Brief case changing intimidating therapy unchangeable
and domestic violence claims to the definition of “refugee” be addressed by articulating broadly applicable principles to guide adjudicators in applying the refugee definition and other statutory and regulatory provisions generally.
The Department has tentatively concluded that this approach would be more useful than simply announcing a categorical rule that a victim of domestic violence is or can be a refugee on account of that experience or fear, or that persons presenting such claims may be found eligib le for relief or granted relief as a matter of discretion in certain specified circumstances. A showing of past persecution is also strongly indicative of the possibility of future harm. government to show by a preponderance of the evidence that a refugee no longer has a well-founded fear of future persecution.
For example, to some commenters, the presumption of internal relocation may seem less warranted in cases involving non-government actors, or especially in those cases involving individual non-government actors, for which there may be more reason to believe that the victim could relocate.
Asylum and withholding cases are typically highly fact specific. The final rule on asylum procedures published in conjunction with this rule broadens the evidence with which the government can rebut the presumption of well-founded fear.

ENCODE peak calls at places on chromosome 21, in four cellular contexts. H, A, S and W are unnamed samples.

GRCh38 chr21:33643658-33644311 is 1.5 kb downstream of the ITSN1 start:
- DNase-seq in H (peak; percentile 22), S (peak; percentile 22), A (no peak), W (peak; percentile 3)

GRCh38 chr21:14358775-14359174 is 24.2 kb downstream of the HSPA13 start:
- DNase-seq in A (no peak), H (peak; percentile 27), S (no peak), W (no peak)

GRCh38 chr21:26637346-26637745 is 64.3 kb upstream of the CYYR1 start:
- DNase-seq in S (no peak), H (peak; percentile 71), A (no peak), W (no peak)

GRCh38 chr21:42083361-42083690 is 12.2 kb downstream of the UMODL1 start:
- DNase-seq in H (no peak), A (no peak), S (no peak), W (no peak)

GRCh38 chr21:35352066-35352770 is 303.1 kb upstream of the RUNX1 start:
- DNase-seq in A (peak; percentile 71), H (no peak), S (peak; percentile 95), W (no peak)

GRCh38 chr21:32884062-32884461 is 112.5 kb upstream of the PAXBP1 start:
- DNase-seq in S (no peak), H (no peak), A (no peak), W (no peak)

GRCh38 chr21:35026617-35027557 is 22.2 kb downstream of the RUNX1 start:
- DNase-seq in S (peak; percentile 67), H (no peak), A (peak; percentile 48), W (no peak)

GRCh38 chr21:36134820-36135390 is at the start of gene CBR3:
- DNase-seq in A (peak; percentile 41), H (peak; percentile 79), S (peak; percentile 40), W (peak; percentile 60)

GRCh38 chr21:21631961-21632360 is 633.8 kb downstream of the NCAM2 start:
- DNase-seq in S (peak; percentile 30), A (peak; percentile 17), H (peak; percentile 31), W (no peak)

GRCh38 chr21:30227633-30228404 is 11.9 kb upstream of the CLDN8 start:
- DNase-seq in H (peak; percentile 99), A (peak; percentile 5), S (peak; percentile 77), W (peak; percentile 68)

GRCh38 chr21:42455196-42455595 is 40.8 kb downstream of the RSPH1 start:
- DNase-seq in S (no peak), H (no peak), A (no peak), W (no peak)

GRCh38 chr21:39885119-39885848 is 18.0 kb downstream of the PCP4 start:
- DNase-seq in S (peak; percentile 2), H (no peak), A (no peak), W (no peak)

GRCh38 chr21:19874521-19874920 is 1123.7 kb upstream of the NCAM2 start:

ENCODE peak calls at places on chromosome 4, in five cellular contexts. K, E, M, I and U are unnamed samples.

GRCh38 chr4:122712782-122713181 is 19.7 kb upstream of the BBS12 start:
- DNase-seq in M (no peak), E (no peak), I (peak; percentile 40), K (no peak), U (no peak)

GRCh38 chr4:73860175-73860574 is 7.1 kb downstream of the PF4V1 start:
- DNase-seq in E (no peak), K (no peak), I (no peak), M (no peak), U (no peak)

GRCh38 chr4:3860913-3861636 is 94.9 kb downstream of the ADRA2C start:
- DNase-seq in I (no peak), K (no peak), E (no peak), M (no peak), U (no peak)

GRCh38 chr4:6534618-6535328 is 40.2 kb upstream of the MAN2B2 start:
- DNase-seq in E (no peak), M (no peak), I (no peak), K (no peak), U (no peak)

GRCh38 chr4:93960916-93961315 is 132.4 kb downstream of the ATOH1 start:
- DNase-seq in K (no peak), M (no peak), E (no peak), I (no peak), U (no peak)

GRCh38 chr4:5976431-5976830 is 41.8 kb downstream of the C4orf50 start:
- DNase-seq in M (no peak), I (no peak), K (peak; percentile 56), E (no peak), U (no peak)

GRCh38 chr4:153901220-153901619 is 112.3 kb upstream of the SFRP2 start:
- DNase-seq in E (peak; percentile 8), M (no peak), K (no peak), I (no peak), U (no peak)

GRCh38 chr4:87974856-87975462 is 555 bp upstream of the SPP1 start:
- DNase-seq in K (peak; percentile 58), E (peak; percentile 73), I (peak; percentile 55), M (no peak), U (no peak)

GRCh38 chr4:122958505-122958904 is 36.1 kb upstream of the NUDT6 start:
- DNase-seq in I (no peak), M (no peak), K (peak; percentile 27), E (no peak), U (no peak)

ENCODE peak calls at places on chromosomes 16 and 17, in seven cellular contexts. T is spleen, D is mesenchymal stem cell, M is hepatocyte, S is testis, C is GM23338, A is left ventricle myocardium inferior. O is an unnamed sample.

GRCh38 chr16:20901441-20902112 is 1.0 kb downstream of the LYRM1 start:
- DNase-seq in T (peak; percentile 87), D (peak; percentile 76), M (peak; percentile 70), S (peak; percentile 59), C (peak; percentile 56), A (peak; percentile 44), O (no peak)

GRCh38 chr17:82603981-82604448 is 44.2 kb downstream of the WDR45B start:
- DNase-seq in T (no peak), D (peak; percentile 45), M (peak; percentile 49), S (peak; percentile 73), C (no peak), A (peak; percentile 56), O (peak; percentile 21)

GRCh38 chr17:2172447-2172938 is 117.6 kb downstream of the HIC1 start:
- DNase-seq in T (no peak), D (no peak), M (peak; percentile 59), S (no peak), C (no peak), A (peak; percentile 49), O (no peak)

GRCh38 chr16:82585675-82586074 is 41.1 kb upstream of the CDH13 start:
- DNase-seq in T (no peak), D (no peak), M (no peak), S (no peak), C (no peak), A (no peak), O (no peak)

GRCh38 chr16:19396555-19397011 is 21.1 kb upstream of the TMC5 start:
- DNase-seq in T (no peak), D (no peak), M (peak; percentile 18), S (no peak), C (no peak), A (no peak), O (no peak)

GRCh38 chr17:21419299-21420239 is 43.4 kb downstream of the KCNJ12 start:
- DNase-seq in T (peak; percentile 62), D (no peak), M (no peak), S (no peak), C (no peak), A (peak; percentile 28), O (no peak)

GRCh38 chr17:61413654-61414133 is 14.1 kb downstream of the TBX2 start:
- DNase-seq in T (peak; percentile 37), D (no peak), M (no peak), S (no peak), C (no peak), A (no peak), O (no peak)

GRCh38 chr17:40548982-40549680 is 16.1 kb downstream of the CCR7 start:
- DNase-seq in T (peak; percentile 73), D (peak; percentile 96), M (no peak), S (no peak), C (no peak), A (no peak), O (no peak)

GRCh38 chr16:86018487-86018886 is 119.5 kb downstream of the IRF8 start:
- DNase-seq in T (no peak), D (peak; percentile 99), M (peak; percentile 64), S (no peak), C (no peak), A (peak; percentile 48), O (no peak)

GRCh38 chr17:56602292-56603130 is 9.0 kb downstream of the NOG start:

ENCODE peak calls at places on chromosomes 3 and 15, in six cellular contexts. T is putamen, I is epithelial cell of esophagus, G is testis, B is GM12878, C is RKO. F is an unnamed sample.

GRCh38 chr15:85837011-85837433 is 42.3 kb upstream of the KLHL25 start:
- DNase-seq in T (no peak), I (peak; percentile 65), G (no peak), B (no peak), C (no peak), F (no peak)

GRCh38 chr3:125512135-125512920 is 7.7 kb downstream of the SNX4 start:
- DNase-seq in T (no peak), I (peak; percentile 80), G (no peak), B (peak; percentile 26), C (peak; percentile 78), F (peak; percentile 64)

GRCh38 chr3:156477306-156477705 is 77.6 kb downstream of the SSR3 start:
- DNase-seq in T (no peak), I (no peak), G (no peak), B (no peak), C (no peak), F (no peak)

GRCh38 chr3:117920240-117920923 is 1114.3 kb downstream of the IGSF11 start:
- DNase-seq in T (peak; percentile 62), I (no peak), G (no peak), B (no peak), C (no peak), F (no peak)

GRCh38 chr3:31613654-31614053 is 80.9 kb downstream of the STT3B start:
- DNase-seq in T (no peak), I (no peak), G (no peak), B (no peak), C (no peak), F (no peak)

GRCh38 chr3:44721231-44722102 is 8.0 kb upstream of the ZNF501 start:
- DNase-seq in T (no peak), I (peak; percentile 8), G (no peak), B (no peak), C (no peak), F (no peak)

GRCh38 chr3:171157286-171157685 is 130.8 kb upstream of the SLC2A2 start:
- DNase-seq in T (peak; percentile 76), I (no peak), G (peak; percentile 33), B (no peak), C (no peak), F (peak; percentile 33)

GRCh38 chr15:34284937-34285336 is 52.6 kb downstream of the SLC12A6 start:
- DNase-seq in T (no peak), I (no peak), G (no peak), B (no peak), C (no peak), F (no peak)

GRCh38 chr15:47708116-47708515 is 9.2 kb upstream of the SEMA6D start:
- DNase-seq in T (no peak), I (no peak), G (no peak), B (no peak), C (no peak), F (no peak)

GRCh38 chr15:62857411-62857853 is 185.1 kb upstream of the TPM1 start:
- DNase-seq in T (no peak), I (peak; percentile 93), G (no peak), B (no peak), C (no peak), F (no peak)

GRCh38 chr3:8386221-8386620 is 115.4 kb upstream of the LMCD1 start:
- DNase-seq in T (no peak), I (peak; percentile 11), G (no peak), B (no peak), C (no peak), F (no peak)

In fact, the past experience must be the reason the persecutor inflicted or is inclined to inflict the persecution on the applicant.
Finally, the proposed language in § 208.15(C)(3) provides a non-exclusive list of additional factors that may be considered in determining whether a particular social group exists.
The Ninth Circuit clarified the significance of these factors in the recent case of , 21 I. To ensure uniform and fair administrative adjudications of particular social group asylum claims, this rule clarifies that the Department views the .
In that case, the Board found it highly significant for “particular social group” analysis that the applicant had not shown that the group she asserted “is a group that is recognized and understood to be a societal faction, or is otherwise a recognized segment of the population, within Guatemala,” or that “the victims of spouse abuse view themselves as members of this group.” . This, of course, could be an important inquiry in asylum and withholding cases.